Beginning with the trial

By Zubeida Mustafa

VICTORIA Schofield shot into the limelight in Pakistan when she visited this country to attend the trial of Zulfikar Ali Bhutto in 1978-79. The outcome of this visit was the book, Bhutto: Trial and Execution. Published in 1979 by Cassell, it was the first book to cover an event which was a landmark in Pakistan’s turbulent history. With the press stifled under a blanket of pre-censorship imposed by General Ziaul Haq, the people were starved for news. Schofield’s book attracted much attention and the copies which managed to find their way into the country were immediately doing the rounds to meet the demands of voracious readers.

There has to be a compelling reason for a Western writer to get interested in South Asia. In Schofield’s case the reason was her “friendship with Benazir Bhutto”, a contemporary at Oxford where the two were elected to the Oxford Union — Benazir as the president and Schofield as the librarian. When Benazir was leaving for home she invited Schofield to visit Pakistan. In the summer of 1977 came the military coup and Bhutto’s trial. Continue reading “Beginning with the trial”

The sun of Dawn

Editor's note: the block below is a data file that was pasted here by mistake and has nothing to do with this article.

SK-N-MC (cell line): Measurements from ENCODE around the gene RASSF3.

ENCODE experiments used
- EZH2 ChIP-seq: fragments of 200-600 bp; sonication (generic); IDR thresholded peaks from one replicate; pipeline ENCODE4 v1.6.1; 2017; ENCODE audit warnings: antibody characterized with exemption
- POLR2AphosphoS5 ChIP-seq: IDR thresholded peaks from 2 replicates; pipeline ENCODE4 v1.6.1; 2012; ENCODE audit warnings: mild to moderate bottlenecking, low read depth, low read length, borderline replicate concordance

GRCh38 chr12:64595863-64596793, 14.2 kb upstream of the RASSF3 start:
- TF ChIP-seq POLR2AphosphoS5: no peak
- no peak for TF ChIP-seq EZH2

By Zubeida Mustafa and Maheen A. Rashdi

THE year was 1973 and it was the month of February — a time of crisis in national politics. President Bhutto had summarily dismissed the NAP governors of Balochistan and the NWFP. This paper reported the incident in banner headlines. Lost in those tumultuous events of the time was a change of another kind which took place the same day. Ahmad Ali Khan took over as acting editor of Dawn. Continue reading “The sun of Dawn”

Waiting for the miracle

The SIUT staff:
“It is teamwork,” says Prof Adibul Hasan Rizvi sitting sixth from left with Prof Rela on his right).

By Zubeida Mustafa

It is estimated that 2,000 children (may be even more) die of liver failure in Pakistan every year when their lives could be saved by a liver ansplantation   Continue reading “Waiting for the miracle”